Forests provide support and sustenance for over 90 per cent of the extremely poor of the world population, a report indicated on Saturday.
The report also said forests provide more than 86 million ‘green jobs’ to people around the world who rely on them for food security and livelihoods.
The report was produced by Food and Agriculture Organisation (FAO), in partnership with United Nations Environment Programme (UNEP), and technical input from the UNEP World Conservation Monitoring Centre.
According to the report, “those living in extreme poverty, over 90 per cent are dependent on forests for wild food, firewood or part of their livelihoods.”
Of these, eight million extremely poor, forest-dependent people live in Latin America alone, it said.
Forests continue to play an important role in biodiversity and climate change, although, the rate of environmental degradation and biodiversity loss worsens future pandemics like the coronavirus, scientists say.
The State of the World’s Forests 2020, highlights that since 1990, 420 million hectares of trees have been lost to agriculture and other land uses.
The COVID-19 crisis has thrown into sharp focus the link between peole’s health and that of the ecosystem, underscoring the importance of conserving and sustainably using nature.
“Deforestation and forest degradation continue to take place at alarming rates, which contributes significantly to the ongoing loss of biodiversity,” the FAO Director-General, QU Dongyu, and Executive Director of the UNEP), Inger Andersen, jointly said.
‘Working with nature’
“Protecting the world’s biodiversity is entirely dependent on the way in which we interact with the world’s forests. And as they harbour most of our terrestrial biodiversity, safeguarding woodland holds the key,” the report said.
The report shows that forests contain 60,000 different tree species, 80 per cent of amphibian species, 75 per cent of bird species, and 68 per cent of the earth’s mammal species.
Conservation and sustainable use can work together to protect plants, animals and livelihoods, it added.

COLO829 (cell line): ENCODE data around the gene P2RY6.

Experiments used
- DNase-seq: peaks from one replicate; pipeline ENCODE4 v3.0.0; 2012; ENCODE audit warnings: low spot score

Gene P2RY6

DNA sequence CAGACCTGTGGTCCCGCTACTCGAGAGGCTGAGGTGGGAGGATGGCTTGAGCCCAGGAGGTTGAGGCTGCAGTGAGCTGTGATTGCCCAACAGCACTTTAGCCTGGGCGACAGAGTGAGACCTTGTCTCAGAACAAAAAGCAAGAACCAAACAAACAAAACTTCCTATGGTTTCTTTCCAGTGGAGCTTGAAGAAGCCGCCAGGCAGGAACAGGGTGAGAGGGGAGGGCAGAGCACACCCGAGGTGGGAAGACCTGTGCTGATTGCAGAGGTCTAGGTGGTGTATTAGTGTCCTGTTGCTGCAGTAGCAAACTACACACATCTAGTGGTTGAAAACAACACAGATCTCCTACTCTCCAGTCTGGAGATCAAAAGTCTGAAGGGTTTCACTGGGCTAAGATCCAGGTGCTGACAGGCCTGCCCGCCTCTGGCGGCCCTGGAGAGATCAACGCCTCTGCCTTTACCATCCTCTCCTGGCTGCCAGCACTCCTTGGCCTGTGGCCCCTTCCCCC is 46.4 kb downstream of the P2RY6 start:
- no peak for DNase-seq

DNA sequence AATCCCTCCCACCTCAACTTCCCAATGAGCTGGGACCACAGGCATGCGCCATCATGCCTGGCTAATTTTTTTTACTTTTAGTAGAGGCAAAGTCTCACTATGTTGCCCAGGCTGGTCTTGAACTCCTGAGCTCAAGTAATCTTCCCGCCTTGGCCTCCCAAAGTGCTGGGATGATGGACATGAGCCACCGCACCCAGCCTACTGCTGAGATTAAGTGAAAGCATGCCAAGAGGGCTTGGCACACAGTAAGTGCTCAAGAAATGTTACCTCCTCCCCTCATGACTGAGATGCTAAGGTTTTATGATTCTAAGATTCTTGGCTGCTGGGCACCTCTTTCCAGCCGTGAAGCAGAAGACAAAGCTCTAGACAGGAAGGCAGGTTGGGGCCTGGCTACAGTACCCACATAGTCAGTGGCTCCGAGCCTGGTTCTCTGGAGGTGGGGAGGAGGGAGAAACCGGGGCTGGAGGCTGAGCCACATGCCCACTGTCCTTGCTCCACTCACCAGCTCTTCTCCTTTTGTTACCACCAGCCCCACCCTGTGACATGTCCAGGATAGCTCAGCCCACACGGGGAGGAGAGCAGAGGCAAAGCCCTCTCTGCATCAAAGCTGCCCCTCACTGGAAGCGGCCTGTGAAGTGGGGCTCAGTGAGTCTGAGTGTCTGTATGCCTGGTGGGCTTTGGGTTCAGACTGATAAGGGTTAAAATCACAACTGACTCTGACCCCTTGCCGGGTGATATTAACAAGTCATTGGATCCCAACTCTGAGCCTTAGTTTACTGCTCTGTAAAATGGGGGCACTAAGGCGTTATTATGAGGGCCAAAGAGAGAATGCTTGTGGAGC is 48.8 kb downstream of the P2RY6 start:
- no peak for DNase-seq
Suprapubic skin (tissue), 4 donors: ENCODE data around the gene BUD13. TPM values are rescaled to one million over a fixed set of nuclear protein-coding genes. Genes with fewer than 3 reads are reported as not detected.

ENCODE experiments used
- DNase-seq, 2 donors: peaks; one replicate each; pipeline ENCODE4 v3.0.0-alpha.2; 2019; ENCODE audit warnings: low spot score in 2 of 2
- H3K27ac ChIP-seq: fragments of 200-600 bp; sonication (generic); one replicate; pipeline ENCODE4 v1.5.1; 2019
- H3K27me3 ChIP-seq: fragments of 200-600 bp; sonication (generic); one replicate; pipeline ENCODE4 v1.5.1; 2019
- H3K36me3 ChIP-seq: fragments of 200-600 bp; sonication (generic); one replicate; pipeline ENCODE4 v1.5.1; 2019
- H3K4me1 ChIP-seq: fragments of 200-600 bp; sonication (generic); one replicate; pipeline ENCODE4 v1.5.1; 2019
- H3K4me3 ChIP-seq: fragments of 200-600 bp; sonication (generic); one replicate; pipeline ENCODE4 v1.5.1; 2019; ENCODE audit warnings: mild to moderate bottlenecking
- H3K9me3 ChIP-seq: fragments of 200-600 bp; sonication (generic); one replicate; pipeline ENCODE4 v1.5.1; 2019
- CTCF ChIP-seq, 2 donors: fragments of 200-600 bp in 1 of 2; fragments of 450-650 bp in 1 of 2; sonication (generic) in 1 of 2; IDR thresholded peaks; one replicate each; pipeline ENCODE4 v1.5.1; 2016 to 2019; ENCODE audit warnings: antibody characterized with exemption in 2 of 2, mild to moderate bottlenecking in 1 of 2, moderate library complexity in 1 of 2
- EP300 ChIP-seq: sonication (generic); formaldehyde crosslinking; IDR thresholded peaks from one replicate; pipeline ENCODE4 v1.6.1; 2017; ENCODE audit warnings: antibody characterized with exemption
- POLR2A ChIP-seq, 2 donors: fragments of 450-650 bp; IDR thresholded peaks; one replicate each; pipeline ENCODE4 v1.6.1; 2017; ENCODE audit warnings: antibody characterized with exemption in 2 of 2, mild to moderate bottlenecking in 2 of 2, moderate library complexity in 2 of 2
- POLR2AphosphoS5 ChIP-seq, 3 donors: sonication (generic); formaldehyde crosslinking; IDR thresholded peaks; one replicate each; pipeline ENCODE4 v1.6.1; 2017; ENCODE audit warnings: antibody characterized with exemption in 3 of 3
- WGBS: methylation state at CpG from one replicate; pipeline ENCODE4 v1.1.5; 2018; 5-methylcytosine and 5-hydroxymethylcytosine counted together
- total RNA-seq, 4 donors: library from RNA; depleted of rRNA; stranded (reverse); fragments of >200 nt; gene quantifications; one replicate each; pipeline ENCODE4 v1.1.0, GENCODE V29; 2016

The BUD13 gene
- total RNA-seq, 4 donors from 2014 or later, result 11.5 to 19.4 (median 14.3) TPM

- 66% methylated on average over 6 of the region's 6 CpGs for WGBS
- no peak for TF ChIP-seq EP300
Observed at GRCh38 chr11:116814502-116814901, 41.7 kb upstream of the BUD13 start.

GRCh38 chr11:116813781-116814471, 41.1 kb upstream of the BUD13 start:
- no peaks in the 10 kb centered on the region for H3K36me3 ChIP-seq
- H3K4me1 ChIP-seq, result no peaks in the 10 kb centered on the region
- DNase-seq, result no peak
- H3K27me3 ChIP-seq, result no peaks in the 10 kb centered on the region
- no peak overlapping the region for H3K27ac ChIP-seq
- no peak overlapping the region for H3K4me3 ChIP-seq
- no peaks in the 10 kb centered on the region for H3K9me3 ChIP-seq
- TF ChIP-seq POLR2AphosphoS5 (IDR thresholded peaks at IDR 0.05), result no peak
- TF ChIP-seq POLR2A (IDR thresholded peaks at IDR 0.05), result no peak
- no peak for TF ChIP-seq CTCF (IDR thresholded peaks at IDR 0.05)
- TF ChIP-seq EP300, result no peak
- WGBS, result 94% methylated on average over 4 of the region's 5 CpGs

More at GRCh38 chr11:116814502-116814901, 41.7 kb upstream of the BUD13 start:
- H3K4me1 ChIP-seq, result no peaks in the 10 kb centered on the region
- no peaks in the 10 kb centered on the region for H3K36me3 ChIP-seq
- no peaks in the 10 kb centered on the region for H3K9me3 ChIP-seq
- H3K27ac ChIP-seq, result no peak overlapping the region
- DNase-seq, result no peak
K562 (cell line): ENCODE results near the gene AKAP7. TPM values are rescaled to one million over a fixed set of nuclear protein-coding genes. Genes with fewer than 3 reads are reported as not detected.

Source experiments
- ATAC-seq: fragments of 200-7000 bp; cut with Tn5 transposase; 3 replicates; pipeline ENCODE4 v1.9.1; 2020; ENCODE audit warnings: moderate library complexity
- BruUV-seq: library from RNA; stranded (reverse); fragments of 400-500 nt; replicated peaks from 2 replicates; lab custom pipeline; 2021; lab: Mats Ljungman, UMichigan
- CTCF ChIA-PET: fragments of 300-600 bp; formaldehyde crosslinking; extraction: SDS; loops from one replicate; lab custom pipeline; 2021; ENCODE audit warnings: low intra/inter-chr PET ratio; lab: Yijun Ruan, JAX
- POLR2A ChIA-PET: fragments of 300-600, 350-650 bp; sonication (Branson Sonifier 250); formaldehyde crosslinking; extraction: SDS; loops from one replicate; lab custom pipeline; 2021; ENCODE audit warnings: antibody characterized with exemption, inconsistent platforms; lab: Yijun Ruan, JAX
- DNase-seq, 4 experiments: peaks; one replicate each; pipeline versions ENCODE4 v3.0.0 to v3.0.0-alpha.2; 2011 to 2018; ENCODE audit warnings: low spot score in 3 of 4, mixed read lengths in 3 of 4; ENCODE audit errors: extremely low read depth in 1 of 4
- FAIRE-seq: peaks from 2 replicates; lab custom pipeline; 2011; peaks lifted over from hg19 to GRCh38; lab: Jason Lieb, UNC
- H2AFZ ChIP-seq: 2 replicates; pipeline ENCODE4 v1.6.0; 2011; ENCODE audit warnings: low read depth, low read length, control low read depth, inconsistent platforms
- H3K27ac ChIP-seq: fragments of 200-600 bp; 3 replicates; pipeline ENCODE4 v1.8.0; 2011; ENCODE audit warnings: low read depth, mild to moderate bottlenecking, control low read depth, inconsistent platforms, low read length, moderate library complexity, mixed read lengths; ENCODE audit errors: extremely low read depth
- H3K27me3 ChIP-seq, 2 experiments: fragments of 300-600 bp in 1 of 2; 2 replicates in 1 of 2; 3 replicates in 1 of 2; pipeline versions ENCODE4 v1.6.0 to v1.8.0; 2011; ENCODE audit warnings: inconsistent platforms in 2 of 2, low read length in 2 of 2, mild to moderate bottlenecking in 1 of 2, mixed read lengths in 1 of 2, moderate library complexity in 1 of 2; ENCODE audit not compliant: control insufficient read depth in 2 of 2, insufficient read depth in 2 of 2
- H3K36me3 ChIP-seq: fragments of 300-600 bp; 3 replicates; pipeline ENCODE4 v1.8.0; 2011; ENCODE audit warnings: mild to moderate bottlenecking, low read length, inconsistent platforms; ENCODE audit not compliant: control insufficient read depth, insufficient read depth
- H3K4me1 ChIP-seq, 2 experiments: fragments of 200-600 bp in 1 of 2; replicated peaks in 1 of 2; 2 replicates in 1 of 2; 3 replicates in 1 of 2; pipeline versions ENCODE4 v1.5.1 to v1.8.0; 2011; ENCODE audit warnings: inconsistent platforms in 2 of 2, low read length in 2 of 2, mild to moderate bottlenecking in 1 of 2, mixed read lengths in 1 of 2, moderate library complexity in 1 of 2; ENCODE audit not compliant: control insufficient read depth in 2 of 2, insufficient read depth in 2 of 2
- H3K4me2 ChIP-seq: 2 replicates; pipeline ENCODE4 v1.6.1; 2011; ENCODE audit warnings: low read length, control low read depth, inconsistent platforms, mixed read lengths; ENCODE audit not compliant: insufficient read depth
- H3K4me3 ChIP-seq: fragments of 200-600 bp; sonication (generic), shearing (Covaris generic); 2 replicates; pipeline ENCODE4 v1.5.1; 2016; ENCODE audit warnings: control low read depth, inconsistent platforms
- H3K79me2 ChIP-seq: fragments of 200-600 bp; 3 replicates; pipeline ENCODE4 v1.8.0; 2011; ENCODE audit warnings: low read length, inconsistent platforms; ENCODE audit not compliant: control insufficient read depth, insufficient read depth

According to the report, a special study from the Joint Research Centre of the European Commission and the US Forest Service, found 34.8 million patches of forests in the world, ranging in size from one to 680 million hectares.
It said this illustrates that greater restoration efforts are urgently needed to reconnect forests that have fragmented over time.
‘Turning the tide’
As FAO and UNEP prepare to lead the UN Decade on Ecosystem Restoration in 2021, both officials expressed their commitment to increased global cooperation in the race to restore degraded and damaged ecosystems, combat climate change and safeguard biodiversity.
Millions of people around the world depend on forests for their food security and livelihoods, they argued.
“To turn the tide on deforestation and the loss of biodiversity, we need transformational change in the way in which we produce and consume food,” Mr Dongyu said.
“We also need to conserve and manage forests and trees within an integrated landscape approach, and we need to repair the damage done through forest restoration efforts,” Ms. Andersen added.
The report notes that the target to conserve at least 17 per cent of the earth’s terrestrial areas by 2020 has been achieved.
It acknowledges that much still needs to be done despot the progress.
“One study conducted for this report shows that the largest increase in protected forest areas were in broadleaved evergreen forests, typically found in the tropics. Furthermore, over 30 per cent of all tropical rainforests, subtropical dry forests and temperate oceanic forests, are now located within protected areas,” it said.